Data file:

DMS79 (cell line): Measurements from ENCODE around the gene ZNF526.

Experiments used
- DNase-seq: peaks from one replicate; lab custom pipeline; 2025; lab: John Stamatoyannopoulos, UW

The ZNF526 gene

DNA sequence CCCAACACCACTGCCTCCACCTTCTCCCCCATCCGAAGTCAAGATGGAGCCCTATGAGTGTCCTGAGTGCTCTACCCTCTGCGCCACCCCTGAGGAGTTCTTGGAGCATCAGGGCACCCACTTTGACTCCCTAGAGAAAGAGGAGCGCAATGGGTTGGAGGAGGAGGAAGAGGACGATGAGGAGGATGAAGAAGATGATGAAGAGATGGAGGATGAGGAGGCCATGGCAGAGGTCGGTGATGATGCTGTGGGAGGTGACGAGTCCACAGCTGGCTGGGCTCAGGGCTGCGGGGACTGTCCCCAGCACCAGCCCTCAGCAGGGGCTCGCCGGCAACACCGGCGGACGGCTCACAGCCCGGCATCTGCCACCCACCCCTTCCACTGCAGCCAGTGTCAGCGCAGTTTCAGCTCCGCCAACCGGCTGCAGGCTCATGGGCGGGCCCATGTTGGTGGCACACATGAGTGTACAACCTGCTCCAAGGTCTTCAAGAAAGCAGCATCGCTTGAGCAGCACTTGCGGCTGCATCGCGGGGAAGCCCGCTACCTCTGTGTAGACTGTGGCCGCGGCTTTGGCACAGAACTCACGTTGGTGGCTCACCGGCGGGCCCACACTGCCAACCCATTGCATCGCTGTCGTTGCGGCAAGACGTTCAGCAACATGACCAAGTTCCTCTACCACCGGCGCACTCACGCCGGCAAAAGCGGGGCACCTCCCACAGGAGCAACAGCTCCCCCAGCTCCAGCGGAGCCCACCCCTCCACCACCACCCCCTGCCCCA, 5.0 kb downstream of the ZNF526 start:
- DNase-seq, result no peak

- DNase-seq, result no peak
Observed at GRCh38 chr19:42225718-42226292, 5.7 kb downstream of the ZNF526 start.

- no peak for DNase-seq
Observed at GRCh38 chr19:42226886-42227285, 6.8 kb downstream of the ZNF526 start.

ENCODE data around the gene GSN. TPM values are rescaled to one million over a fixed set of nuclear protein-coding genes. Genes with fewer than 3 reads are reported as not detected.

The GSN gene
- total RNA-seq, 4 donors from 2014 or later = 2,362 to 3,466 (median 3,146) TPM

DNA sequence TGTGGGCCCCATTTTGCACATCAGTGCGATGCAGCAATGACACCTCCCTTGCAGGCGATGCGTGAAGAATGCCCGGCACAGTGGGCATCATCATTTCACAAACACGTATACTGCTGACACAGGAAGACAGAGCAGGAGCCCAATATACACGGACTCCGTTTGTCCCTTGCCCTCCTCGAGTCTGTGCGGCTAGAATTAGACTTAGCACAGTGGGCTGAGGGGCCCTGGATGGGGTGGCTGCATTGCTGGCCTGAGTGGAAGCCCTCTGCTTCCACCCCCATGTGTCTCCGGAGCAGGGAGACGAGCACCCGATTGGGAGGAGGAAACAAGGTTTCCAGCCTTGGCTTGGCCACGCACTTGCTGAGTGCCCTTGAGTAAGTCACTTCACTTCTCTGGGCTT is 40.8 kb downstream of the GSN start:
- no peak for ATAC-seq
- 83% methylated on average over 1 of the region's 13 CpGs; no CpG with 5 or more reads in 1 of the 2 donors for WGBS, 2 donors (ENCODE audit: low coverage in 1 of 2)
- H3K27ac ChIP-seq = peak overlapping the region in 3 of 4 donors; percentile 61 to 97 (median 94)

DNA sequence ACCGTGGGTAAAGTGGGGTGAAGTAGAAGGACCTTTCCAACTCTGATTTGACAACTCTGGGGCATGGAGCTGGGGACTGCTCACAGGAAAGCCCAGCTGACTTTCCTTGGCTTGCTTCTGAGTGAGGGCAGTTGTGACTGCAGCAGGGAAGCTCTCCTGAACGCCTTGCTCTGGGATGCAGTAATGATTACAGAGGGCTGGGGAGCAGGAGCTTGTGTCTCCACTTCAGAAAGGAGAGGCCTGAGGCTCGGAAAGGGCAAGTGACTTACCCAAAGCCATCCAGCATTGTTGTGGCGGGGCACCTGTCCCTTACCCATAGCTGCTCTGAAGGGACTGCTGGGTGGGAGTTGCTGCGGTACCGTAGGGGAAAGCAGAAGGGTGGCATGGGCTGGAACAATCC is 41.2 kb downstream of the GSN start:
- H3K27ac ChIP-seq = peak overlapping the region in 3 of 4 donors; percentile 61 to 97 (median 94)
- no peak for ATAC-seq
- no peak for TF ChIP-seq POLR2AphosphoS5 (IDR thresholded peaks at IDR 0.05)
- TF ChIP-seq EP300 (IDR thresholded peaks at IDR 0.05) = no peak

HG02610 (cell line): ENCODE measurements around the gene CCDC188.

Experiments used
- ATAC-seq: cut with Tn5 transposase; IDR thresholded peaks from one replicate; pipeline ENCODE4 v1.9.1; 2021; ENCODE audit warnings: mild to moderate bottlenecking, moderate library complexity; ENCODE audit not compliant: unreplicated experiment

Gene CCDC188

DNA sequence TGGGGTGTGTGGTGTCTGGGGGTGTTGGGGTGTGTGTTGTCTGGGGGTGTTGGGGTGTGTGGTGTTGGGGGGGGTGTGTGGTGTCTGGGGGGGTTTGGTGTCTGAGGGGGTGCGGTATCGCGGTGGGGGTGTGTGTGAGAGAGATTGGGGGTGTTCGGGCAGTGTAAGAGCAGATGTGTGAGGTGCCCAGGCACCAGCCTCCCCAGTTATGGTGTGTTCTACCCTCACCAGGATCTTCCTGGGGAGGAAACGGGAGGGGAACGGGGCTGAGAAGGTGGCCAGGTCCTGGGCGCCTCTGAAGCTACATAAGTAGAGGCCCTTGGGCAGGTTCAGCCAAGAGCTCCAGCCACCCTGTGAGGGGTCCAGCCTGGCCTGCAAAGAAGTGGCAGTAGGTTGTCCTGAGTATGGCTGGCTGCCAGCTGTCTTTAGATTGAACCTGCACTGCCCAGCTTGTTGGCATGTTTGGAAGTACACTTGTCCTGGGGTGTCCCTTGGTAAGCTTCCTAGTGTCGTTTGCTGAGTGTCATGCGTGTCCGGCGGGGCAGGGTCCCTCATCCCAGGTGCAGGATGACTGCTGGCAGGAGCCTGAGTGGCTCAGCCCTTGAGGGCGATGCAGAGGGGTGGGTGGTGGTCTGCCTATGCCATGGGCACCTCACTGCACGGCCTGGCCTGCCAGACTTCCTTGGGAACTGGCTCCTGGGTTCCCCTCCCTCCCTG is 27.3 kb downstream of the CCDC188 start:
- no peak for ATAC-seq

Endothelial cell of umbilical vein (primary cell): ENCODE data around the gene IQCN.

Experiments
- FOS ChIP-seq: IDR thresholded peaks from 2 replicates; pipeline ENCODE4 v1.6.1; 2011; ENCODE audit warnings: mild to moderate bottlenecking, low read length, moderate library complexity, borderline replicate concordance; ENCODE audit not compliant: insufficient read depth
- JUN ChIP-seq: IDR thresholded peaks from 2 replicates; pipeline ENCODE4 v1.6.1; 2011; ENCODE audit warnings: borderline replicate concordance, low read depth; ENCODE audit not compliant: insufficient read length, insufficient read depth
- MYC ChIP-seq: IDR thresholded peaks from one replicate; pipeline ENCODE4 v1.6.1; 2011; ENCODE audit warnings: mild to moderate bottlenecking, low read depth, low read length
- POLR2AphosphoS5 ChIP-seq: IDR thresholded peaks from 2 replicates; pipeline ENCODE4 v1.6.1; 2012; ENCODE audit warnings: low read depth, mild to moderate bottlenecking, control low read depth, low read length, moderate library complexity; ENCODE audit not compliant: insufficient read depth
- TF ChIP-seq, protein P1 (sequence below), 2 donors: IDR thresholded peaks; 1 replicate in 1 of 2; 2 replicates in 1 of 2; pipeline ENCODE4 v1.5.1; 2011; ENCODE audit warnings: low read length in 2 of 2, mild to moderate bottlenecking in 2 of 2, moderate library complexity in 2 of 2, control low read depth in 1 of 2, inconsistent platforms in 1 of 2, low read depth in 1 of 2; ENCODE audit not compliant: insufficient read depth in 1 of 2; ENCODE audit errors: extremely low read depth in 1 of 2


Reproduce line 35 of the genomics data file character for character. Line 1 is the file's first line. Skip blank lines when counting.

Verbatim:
- TF ChIP-seq, protein P1 (sequence below), 2 donors: IDR thresholded peaks; 1 replicate in 1 of 2; 2 replicates in 1 of 2; pipeline ENCODE4 v1.5.1; 2011; ENCODE audit warnings: low read length in 2 of 2, mild to moderate bottlenecking in 2 of 2, moderate library complexity in 2 of 2, control low read depth in 1 of 2, inconsistent platforms in 1 of 2, low read depth in 1 of 2; ENCODE audit not compliant: insufficient read depth in 1 of 2; ENCODE audit errors: extremely low read depth in 1 of 2